In my recent moulage/dressform class, students used everything from a custom made full body form from Wolf to a display form found at Hobby Lobby. Evidence that you can get almost anything that resembles a body to work.
We ripped the existing base off the display form and replaced it with a wooden dowel. The dowel fit into a sturdy cast iron base and was a huge improvement over the rickety wooden one. Class begins with taking about 25 body measurements. We then draft a moulage, or mold, of the body. The drafted moulage pattern is cut from sturdy muslin and tested on the body. Fit adjustments are made and transferred back to the paper pattern. When all looks good, we cut the final dressform cover from heavier muslin and do one last fit check.
The muslin cover is draped onto the form. Placement and amount of padding is assessed and we start padding the form to fill out the cover. Depending on where padding is needed, I’ll suggest using various bust cups, cotton quilt batting or polyester batting. The poly batting is steamed to compress and firm up the shape. The display form fit her neck and shoulders surprisingly well. Bust, waist and hips can all be customized with layers of compressed batting.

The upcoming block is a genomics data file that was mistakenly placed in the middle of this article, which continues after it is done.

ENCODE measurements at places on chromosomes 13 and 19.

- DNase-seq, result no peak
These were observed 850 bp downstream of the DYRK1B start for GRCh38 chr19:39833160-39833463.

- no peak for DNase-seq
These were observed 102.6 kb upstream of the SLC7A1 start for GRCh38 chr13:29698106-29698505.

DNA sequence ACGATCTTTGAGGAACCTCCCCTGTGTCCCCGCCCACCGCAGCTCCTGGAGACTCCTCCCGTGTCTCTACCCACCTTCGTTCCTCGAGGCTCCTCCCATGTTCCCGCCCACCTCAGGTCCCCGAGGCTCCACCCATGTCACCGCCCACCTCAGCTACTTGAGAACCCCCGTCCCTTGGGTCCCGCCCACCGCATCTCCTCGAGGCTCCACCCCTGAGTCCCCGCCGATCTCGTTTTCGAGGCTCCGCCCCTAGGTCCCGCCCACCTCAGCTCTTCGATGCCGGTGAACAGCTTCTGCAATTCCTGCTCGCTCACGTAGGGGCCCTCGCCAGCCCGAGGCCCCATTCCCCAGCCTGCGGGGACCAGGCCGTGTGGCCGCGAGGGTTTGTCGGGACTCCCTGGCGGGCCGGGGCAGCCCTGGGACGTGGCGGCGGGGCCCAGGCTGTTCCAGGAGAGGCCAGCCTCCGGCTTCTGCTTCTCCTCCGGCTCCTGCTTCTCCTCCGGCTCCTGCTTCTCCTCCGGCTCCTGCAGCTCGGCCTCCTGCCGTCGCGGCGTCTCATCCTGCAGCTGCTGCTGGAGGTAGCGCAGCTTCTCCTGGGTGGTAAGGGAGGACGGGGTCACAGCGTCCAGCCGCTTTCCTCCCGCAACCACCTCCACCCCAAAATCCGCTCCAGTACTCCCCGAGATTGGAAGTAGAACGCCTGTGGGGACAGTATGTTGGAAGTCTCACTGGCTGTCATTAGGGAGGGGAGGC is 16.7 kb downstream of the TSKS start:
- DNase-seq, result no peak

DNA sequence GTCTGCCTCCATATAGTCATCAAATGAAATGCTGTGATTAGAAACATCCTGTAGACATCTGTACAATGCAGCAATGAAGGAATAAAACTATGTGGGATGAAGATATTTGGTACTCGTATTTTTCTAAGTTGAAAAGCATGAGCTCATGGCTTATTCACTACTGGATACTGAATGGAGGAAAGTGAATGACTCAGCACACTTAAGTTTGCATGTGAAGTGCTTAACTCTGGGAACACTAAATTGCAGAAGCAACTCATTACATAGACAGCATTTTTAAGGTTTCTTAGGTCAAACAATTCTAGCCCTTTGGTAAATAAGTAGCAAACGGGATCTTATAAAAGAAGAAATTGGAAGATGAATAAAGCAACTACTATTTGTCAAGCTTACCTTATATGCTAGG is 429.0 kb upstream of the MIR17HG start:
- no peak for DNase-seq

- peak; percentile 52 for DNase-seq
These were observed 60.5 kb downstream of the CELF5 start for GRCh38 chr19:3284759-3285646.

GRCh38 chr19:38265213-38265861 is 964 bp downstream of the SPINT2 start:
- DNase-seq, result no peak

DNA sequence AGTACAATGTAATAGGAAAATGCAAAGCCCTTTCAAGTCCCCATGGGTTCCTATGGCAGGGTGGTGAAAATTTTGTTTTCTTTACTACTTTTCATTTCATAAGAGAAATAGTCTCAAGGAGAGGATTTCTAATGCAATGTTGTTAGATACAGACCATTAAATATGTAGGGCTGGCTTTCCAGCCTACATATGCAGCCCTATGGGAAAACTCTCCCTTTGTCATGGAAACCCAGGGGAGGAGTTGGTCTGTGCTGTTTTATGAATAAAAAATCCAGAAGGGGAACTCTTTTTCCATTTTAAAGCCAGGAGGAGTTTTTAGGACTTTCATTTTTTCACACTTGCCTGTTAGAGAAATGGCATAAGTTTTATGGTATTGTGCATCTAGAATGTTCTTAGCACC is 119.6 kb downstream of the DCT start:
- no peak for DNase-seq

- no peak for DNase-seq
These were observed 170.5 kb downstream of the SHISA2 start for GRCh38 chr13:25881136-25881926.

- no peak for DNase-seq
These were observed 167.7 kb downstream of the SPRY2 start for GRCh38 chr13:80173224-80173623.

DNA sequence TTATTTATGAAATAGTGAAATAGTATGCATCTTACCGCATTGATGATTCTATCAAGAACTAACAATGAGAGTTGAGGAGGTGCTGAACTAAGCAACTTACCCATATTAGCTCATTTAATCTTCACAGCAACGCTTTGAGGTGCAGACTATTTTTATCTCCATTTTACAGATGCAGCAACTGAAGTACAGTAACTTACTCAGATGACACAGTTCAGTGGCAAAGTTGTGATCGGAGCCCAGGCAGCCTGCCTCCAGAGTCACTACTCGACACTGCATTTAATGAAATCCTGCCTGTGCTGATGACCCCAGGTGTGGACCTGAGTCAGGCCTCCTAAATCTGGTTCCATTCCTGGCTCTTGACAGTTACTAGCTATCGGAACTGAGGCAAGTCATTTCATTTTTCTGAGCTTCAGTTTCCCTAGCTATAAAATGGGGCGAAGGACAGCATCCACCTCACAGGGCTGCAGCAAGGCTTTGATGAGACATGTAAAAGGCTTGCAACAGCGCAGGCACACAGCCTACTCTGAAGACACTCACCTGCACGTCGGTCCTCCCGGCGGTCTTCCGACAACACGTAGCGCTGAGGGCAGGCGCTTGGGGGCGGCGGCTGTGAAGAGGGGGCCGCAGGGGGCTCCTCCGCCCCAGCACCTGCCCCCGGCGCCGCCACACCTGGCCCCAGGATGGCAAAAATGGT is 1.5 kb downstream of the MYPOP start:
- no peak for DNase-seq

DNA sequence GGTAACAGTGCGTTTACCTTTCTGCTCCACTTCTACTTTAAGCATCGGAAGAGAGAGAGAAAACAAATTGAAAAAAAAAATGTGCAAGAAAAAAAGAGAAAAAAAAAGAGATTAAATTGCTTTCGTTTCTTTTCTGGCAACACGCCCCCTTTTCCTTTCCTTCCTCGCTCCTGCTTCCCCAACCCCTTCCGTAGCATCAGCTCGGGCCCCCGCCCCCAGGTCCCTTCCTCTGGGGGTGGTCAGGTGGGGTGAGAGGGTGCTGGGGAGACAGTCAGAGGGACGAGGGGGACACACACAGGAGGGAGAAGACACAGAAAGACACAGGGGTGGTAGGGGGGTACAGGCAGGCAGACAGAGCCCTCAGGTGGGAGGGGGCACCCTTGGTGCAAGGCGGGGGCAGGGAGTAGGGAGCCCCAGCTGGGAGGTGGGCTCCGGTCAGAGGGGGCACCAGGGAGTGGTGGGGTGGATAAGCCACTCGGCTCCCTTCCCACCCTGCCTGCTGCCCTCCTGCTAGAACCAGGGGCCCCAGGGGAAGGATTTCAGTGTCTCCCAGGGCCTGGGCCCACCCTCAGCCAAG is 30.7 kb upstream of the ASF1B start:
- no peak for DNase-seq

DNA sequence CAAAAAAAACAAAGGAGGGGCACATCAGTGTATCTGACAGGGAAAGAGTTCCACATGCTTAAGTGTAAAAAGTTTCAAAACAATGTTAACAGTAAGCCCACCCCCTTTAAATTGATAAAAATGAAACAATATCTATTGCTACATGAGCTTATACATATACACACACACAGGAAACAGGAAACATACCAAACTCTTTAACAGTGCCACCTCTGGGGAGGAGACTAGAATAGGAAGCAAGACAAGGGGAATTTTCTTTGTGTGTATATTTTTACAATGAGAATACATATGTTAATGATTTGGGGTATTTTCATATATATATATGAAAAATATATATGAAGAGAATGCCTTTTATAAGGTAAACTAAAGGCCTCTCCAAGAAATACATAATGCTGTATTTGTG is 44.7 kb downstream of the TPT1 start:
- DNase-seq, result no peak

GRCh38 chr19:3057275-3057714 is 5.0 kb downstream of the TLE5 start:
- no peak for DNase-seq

At the opposite end of the dressform spectrum is a custom made full body form from Wolf. This student had wrestled with fitting problems for years and tried everything from body scan versions to this custom model but nothing seemed to address a key fit issue.
She had already drafted a custom cover to fine tune the fit. It needed firmer padding and a key adjustment for a high hip. After drafting the moulage it was test fit and elastic tied around the waist to pinpoint the fit issue. The right hip significantly higher causing skirts and pants to ride up on the right side. Notice the position of the waist when her back draft is laid out on a grid. Lowering the hem on that side really doesn’t fix the problem.
We carefully marked the dressform cover and added padding to duplicate the hip contours. The finished form is a much better fitting aid with balance lines correctly placed.
We tested the fit using several of her dresses. The new mannequin pinpointed the need for a slight full bust alteration to remove the drag lines around the bust dart. The moulage patter is used to create a custom sloper or basic pattern which can be used as the basis for drafting additional styles and correcting commercial patterns.
The next custom moulage/custom dressform class will be held January 10, 11 and 12 in Palm Beach Gardens, FL. For more information: Dressform Class